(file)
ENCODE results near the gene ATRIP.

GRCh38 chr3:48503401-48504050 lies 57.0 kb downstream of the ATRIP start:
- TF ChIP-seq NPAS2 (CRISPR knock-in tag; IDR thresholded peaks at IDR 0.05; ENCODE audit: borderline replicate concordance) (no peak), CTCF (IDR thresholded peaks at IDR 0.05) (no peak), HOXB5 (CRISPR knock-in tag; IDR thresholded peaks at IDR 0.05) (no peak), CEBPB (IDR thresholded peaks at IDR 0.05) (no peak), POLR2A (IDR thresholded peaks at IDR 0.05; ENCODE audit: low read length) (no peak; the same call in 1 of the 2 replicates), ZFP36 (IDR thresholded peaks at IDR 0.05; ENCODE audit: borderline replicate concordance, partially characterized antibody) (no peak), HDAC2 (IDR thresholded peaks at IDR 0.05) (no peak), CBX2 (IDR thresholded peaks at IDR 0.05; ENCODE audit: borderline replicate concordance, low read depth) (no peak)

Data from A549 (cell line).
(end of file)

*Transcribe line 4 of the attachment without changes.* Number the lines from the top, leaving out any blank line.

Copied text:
Data from A549 (cell line).